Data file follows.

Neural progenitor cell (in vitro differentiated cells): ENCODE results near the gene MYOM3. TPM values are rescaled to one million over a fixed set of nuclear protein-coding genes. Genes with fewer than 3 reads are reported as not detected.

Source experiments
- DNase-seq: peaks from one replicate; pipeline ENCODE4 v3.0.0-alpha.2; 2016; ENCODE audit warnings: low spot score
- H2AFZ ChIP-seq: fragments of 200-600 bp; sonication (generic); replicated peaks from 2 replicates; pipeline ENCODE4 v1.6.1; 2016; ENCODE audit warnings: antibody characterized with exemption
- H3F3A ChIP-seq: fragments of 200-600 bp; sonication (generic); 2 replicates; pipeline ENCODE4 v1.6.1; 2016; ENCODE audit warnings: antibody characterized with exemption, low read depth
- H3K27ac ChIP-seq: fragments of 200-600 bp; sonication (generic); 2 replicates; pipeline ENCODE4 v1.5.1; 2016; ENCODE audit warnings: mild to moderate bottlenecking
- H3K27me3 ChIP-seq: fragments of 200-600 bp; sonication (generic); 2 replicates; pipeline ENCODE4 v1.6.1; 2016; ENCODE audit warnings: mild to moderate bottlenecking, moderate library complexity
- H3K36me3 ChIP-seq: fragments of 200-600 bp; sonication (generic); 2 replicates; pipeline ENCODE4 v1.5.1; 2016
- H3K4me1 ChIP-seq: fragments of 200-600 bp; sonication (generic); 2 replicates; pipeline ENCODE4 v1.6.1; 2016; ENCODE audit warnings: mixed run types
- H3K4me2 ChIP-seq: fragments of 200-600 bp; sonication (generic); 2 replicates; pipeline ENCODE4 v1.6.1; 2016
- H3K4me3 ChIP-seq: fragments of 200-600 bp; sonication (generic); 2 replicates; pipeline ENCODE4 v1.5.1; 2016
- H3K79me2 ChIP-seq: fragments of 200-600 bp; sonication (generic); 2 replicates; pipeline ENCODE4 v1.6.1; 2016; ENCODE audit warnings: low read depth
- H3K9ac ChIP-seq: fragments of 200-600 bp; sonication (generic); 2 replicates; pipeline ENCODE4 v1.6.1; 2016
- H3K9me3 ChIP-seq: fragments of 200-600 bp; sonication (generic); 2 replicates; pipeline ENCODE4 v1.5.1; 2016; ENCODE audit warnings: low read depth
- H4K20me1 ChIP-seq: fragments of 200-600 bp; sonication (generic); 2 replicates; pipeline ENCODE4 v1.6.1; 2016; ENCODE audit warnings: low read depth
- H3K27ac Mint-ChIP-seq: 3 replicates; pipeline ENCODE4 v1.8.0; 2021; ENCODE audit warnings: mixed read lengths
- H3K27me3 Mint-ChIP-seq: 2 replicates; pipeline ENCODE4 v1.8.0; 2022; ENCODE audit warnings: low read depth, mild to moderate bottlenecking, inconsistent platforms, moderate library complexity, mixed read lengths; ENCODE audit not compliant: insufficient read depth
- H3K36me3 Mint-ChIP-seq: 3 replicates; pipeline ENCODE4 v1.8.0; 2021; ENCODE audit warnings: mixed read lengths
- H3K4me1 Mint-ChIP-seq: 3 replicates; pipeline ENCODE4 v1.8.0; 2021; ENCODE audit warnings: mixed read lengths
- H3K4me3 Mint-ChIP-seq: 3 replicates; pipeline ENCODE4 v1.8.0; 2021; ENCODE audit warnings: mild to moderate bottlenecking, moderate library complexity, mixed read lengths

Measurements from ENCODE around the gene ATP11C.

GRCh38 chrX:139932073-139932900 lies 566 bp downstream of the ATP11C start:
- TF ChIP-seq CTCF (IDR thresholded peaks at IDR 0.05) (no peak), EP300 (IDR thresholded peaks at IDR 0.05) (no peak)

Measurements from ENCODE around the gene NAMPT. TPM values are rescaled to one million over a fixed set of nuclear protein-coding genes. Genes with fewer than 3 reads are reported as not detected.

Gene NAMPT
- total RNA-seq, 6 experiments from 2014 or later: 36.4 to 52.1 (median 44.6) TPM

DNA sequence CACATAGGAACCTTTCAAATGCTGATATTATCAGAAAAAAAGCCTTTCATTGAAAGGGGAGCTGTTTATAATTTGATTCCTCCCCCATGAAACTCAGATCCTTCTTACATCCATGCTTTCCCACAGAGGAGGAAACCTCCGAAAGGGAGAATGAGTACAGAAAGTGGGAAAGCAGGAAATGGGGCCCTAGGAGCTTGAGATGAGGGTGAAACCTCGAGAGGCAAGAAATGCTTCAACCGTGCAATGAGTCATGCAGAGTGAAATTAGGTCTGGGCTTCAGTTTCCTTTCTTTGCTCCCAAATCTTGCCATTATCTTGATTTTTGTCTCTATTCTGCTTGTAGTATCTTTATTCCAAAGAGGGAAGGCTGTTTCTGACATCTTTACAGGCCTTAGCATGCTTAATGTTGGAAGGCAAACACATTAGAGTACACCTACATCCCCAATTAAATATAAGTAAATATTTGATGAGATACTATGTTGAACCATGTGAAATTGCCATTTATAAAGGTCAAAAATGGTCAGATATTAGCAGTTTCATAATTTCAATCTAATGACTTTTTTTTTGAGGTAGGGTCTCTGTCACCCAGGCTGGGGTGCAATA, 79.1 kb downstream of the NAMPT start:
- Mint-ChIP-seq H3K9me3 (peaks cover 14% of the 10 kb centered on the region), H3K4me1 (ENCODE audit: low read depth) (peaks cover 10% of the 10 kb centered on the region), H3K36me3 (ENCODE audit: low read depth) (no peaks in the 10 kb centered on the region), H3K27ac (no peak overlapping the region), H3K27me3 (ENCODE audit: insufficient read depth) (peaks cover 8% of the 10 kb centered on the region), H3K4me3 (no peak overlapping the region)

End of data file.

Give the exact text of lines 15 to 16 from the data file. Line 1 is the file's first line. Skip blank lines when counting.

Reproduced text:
- H4K20me1 ChIP-seq: fragments of 200-600 bp; sonication (generic); 2 replicates; pipeline ENCODE4 v1.6.1; 2016; ENCODE audit warnings: low read depth
- H3K27ac Mint-ChIP-seq: 3 replicates; pipeline ENCODE4 v1.8.0; 2021; ENCODE audit warnings: mixed read lengths